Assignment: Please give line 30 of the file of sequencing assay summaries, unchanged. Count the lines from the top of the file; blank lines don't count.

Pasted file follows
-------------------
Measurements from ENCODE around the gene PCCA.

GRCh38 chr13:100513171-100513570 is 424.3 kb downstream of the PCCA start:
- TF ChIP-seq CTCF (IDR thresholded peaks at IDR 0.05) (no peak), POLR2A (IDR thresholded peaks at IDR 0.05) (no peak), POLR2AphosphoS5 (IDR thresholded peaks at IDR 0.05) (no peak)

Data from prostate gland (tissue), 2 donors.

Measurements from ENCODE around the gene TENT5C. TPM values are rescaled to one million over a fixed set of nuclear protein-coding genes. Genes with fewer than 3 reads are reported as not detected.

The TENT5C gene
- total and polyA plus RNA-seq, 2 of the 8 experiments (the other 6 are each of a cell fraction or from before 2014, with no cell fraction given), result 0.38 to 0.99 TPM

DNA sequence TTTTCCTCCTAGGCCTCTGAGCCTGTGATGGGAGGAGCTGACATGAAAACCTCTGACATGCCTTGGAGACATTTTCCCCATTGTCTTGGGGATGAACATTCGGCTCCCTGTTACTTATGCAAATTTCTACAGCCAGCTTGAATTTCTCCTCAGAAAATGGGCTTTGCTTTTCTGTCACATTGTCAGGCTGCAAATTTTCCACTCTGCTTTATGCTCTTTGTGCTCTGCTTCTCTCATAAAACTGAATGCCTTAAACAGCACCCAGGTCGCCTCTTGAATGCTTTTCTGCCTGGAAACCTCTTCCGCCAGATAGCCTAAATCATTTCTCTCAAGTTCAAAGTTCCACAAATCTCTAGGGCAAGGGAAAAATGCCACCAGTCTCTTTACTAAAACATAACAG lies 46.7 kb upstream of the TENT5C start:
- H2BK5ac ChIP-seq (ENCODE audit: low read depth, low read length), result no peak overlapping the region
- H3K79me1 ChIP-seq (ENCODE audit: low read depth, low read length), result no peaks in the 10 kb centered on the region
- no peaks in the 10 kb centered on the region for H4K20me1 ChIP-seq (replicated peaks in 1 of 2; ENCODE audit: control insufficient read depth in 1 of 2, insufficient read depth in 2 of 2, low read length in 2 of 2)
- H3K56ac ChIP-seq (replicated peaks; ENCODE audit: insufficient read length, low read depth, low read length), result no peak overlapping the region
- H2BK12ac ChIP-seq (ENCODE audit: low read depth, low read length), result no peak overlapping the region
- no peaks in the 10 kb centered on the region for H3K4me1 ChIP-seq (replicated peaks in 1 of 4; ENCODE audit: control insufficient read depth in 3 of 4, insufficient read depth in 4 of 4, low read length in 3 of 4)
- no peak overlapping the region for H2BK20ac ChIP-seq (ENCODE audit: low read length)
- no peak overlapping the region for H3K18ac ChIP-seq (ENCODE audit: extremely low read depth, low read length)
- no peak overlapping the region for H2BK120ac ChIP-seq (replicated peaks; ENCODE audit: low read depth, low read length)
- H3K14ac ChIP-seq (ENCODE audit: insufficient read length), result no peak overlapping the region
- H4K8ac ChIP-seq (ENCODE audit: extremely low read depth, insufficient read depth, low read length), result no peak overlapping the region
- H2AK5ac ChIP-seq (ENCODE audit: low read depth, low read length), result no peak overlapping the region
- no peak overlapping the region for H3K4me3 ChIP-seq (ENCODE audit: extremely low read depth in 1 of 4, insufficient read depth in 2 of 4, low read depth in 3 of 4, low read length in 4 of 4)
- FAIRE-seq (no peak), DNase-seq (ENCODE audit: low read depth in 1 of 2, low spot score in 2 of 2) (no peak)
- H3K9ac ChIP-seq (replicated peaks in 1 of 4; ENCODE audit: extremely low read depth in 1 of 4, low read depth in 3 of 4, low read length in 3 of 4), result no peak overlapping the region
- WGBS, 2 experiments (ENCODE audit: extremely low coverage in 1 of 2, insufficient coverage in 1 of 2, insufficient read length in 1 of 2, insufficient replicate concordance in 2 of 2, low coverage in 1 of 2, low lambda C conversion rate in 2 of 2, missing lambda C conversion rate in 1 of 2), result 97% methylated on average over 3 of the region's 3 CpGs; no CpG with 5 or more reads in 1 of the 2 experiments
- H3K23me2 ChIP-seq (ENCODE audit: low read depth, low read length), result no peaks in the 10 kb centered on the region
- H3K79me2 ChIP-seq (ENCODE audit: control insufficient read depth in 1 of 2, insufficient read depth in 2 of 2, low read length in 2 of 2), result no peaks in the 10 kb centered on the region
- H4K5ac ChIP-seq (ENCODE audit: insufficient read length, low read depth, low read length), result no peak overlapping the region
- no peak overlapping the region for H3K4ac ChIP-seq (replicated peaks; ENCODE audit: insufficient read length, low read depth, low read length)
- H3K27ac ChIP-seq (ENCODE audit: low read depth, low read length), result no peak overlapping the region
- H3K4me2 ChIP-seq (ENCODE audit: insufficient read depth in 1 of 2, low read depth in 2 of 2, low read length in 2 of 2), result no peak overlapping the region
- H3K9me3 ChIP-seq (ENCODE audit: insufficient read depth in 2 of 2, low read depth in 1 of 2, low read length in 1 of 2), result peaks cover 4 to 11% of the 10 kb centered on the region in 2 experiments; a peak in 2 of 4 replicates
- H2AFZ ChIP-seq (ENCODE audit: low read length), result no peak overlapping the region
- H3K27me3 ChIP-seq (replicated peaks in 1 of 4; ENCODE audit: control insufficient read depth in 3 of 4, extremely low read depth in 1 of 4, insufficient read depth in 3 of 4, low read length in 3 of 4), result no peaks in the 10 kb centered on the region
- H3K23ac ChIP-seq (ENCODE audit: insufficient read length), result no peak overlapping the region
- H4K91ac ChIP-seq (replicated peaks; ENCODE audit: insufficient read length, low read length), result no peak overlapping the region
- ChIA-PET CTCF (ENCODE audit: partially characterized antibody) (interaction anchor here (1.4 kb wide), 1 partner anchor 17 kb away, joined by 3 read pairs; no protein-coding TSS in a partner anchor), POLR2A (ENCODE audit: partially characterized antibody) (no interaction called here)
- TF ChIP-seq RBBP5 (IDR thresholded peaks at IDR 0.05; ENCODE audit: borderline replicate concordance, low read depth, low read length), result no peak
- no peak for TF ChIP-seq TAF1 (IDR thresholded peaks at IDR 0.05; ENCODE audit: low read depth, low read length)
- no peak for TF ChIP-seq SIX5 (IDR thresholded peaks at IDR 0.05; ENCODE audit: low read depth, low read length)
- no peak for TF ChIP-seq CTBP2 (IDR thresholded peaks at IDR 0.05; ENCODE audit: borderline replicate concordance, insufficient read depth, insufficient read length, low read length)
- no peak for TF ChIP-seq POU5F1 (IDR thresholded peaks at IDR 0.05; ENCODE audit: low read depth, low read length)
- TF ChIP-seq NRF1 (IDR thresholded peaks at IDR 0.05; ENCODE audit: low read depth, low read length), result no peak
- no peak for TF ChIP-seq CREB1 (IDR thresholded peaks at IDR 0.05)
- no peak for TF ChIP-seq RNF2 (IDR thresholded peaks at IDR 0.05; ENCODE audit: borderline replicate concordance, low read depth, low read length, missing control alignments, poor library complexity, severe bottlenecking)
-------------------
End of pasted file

- H3K4me2 ChIP-seq (ENCODE audit: insufficient read depth in 1 of 2, low read depth in 2 of 2, low read length in 2 of 2), result no peak overlapping the region